The Tai Chi Master (1993, Directed by Yuen Woo-ping) Cantonese 6

Starring Jet Li, Michelle Yeoh, Chin Siu-ho, Fennie Yuen, Yuen Cheung-yan, Lau Shun, Yu Hai

Tai Chi Master 1993 – Enter the Dragon

(6-Good Film)

Action-packed. Uneven. Frenetic.

Junbao: The past is what makes up who we are. Don’t let it become your burden.

Junbao (Li) and Tienbo (Siu-ho) grow up together as brothers in a Shaolin Temple studying as monks in the ways of martial arts. After the generally misbehaving pair are expelled, they move out into the world and see first-hand their new town’s rampant corruption. Junbao joins a group of rebels in response, while Tienbo lusts for power and joins the soldiers. Shocked by Tienbo’s betrayal, Junbao loses his mind and it’s up to his new friends, Siu-lin (Yeoh), for one, to help him find himself in time to master Tai Chi and save the people. This is a fast, fun action flick with a heavy dose of legend and history mixed in. There’s always a bit of a bizarre acclimation process that goes on when I watch these Hong Kong action epics-the flying, the defying of physics, what-have-you. I know we, of course, have fantasy in western culture but I’m never quite prepared for it. I think maybe because films like this one look so grounded in history and reality. The action scenes are well-done, showing off the impossible speed of its performers, particularly its star Jet Li, naturally. The story, however, falls short of the epicness it strives for and underuses its supporting cast.

-Walter Tyrone Howard-

(945)

This Means War (2012, Directed by McG) English 5

Starring Reese Witherspoon, Tom Hardy, Chris Pine, Chelsea Handler, Til Schweiger, Angela Bassett, Abigail Spencer, Jenny Slate, Rosemary Harris

This Means War << Rotten Tomatoes – Movie and TV News

(5-Okay Film)

Ridiculous. Flat. Diverting.

Lauren: I’m going out. I’m dating. I’m having fun.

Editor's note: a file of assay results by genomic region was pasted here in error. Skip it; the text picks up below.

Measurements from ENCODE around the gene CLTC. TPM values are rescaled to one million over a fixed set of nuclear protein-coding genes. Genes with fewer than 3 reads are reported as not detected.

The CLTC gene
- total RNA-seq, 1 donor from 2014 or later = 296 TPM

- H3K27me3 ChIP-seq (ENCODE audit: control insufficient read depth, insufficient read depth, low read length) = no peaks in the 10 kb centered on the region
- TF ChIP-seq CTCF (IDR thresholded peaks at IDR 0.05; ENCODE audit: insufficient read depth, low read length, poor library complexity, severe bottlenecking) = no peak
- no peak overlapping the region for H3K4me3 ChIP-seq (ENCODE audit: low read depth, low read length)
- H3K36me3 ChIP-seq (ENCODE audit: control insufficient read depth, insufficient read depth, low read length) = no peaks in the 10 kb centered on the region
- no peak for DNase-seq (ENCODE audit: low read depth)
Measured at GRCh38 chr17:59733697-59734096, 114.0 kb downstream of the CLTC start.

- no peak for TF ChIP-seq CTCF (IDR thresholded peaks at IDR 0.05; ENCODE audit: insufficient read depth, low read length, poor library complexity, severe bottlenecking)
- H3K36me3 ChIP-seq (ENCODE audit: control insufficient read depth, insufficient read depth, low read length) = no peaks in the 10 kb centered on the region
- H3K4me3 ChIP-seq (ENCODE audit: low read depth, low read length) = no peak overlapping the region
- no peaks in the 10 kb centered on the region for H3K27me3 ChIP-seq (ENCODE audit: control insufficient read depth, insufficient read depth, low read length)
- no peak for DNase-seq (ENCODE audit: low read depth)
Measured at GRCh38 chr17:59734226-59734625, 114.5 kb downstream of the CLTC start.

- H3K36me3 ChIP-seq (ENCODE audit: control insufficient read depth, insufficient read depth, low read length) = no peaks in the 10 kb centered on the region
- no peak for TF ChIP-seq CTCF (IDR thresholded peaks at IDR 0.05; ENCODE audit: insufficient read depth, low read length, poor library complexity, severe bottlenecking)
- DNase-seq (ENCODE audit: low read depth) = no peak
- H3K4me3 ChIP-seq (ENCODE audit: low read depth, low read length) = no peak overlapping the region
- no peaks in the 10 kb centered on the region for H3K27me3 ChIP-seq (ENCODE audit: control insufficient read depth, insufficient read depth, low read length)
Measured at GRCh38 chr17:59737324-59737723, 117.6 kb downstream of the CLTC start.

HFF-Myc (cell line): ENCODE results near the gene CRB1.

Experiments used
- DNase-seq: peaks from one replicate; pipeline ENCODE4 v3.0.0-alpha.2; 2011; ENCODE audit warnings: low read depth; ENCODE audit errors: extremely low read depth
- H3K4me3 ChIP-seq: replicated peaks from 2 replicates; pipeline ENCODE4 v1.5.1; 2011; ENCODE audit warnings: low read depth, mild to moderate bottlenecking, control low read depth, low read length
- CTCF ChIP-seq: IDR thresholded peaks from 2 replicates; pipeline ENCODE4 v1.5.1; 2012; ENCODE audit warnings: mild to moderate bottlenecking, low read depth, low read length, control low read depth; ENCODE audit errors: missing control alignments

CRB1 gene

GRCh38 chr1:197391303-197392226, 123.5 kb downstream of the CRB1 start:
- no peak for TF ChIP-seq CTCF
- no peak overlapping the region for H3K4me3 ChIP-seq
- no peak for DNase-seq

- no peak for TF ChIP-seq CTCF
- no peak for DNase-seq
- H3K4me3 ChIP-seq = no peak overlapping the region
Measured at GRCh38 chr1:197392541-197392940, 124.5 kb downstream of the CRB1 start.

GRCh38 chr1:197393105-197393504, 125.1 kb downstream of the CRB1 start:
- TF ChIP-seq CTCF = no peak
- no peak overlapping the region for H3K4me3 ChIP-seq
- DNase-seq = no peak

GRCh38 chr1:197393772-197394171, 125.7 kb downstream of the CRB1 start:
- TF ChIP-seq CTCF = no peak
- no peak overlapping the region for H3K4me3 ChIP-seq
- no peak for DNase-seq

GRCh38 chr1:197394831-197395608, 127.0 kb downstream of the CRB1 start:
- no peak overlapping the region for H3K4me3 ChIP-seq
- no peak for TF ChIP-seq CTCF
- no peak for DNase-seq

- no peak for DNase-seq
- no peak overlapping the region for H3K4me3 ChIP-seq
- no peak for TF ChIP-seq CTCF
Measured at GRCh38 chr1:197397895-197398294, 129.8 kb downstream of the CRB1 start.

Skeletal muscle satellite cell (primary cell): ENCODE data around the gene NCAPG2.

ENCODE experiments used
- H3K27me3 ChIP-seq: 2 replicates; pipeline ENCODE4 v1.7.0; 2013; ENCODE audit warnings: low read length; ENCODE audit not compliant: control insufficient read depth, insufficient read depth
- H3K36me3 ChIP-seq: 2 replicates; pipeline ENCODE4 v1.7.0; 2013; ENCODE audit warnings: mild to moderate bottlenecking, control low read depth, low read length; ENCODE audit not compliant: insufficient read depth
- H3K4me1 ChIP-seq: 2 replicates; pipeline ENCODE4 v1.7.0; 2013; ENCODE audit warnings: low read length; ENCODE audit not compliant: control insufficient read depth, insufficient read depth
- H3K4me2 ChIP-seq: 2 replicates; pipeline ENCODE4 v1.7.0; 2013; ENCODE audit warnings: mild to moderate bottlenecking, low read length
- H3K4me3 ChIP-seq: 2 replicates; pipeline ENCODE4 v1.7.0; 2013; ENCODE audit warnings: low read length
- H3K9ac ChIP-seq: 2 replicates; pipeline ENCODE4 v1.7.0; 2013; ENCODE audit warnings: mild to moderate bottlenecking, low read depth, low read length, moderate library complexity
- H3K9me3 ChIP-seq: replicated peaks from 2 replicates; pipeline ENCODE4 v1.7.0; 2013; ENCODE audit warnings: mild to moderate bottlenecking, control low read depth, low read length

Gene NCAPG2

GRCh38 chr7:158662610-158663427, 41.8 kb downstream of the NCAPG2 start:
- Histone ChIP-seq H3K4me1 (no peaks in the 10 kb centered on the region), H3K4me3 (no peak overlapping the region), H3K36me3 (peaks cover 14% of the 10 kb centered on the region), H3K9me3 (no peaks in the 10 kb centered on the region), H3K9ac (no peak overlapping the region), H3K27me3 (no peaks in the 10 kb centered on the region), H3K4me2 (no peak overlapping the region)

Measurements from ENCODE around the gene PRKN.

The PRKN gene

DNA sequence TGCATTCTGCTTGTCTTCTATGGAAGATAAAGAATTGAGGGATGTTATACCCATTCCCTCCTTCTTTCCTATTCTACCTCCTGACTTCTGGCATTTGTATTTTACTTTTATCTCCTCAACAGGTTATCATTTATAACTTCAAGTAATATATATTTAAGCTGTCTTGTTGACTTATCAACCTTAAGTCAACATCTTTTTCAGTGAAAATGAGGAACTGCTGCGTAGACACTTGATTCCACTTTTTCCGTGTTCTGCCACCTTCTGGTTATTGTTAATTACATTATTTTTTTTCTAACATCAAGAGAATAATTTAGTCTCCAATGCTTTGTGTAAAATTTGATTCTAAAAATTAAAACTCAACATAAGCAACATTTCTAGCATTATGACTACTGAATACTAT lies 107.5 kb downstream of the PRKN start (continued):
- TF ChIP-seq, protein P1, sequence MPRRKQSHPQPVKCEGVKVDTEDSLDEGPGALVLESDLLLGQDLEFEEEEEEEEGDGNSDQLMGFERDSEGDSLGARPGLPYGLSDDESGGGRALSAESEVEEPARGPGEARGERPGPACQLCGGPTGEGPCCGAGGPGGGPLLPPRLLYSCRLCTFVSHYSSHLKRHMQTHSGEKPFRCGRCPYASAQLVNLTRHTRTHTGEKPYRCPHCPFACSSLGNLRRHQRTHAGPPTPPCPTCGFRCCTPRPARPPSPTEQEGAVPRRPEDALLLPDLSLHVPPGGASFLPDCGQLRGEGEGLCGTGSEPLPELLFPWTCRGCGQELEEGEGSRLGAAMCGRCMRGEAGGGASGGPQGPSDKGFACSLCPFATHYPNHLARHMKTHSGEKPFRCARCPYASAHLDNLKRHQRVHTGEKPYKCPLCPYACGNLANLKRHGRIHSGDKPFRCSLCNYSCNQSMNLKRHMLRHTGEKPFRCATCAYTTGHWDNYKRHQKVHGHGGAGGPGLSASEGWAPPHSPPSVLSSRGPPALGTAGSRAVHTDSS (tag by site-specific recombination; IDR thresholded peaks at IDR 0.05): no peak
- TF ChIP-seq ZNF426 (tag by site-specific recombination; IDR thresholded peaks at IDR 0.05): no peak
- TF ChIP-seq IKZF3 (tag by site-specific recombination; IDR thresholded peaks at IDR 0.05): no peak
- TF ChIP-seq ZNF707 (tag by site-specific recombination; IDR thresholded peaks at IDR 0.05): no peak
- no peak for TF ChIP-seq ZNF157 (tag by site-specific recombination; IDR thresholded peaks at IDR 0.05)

Two spies-best friends-happen upon the same woman. Tuck (Hardy) is a divorced father. Franklin (Pine) is a womanizer. When the two realize that they’re both chasing Lauren Scott (Witherspoon), a competition ensues. They’ll let her decide, but they don’t tell her that they know each other or tell her that they know about her seeing two men at the same time. As their feelings for her deepen, they resort to using their CIA tricks to get the upper hand. It’s a ridiculous premise not meant to be taken too seriously but with the proper execution, could have made an interesting throwback to the old screwball classics of the 1930s. The leads are certainly likable enough, but This Means War is not very funny which leaves it feeling like chaotic nonsense.  Chelsea Handler as Witherspoon’s friend is given most of the comedic lines but delivers them monotonously, never appearing comfortable on screen. At no point did I mind watching this fast-moving dud, but there are thousands of better movies to watch in the world.

-Walter Tyrone Howard-

(944)

The Hustle (2019, Directed by Chris Addison) English 4

Starring Anne Hathaway, Rebel Wilson, Alex Sharp, Ingrid Oliver, Dean Norris, Timothy Simons

Weekend Box Office: 'The Hustle' Opens With $13.5 Million As 'Poms ...

(4-Bad Film)

Inferior. Misguided. Painless.

Josephine Chesterfield: Why are women better suited to the con than men?

Are they? Who knows, but this film doesn’t do much for feminine pride. Anne Hathaway stars as Josephine Chesterfield, a glamorous con-artist working the French Riviera. Her business is threatened by a small-time crook, Penny (Wilson), who will likely scare off the big fish with her short cons. You’re probably aware that this is a remake of Dirty Rotten Scoundrels which starred Michael Caine and Steve Martin. Some people know that Dirty Rotten Scoundrels, itself, was a remake of Bedtime Story starring Marlon Brando and David Niven. For that reason, I don’t object to a remake, though Dirty Rotten Scoundrels is one of my favorite comedies. I object to the casting because it doesn’t work and I object to simply recycling all of the best jokes from Dirty Rotten Scoundrels and making them less funny. Hathaway hasn’t proven yet that she can do comedy and Wilson has no one to work off of. As for the recycling of jokes, to me, it undermines much of the film’s focus on female empowerment. They’re just doing what men have already done. Why not do your own thing like the wonderful Bridesmaids? If you’re going to remake a movie, especially a comedy which relies on the element of surprise, you should work up some fresh material.

-Walter Tyrone Howard-

(943)

D.O.A (1949, Directed by Rudolph Maté) English 7

Starring Edmond O’Brien, Pamela Britton, Luther Adler, William Ching, Laurette Luez, Neville Brand, Lynn Baggett

D.O.A. (1949) Full Length Movie on the MHM Podcast Network